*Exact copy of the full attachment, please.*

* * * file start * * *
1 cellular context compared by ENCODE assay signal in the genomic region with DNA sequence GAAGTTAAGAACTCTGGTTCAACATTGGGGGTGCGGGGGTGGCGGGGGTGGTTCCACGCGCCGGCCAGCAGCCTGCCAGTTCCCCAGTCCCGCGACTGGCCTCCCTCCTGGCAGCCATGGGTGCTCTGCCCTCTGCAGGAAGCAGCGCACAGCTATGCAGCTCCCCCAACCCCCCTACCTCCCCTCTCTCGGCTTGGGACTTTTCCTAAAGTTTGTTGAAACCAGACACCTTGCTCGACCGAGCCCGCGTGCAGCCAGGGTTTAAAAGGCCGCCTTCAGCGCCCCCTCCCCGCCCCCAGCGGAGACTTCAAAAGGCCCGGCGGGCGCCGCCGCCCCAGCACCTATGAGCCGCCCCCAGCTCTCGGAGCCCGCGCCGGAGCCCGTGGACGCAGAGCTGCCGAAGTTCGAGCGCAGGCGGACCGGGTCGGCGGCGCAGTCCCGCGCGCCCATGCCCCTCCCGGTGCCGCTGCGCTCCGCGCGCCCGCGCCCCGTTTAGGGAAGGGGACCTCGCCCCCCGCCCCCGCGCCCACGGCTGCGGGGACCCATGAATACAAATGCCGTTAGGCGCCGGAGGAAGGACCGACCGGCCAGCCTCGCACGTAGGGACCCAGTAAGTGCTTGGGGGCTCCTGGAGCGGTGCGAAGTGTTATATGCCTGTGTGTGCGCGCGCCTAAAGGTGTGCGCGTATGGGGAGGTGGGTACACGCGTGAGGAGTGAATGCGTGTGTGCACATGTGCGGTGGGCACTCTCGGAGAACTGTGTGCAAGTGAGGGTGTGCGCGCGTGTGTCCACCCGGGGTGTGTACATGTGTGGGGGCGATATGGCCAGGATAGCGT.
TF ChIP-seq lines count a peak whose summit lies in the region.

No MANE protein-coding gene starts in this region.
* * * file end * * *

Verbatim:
1 cellular context compared by ENCODE assay signal in the genomic region with DNA sequence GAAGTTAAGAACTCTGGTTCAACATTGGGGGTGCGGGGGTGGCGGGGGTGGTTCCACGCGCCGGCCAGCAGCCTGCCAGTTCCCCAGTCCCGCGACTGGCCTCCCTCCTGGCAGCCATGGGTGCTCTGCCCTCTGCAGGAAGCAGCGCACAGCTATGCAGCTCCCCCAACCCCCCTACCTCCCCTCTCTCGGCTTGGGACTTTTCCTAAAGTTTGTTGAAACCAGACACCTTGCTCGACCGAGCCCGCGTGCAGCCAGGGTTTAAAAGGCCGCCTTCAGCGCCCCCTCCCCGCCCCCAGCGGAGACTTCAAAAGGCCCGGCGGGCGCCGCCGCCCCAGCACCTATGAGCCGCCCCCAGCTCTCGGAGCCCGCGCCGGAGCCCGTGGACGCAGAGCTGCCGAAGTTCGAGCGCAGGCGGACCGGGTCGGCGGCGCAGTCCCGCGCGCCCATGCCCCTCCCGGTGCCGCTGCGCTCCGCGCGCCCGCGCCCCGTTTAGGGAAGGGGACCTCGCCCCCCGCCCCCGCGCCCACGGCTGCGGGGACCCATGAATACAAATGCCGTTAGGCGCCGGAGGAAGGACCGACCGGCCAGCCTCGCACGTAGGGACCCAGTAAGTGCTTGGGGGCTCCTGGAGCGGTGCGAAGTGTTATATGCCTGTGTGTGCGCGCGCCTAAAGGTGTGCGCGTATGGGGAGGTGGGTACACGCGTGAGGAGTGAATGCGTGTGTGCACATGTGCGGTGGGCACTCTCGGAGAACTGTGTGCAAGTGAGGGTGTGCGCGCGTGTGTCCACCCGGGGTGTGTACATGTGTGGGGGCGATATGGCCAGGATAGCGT.
TF ChIP-seq lines count a peak whose summit lies in the region.

No MANE protein-coding gene starts in this region.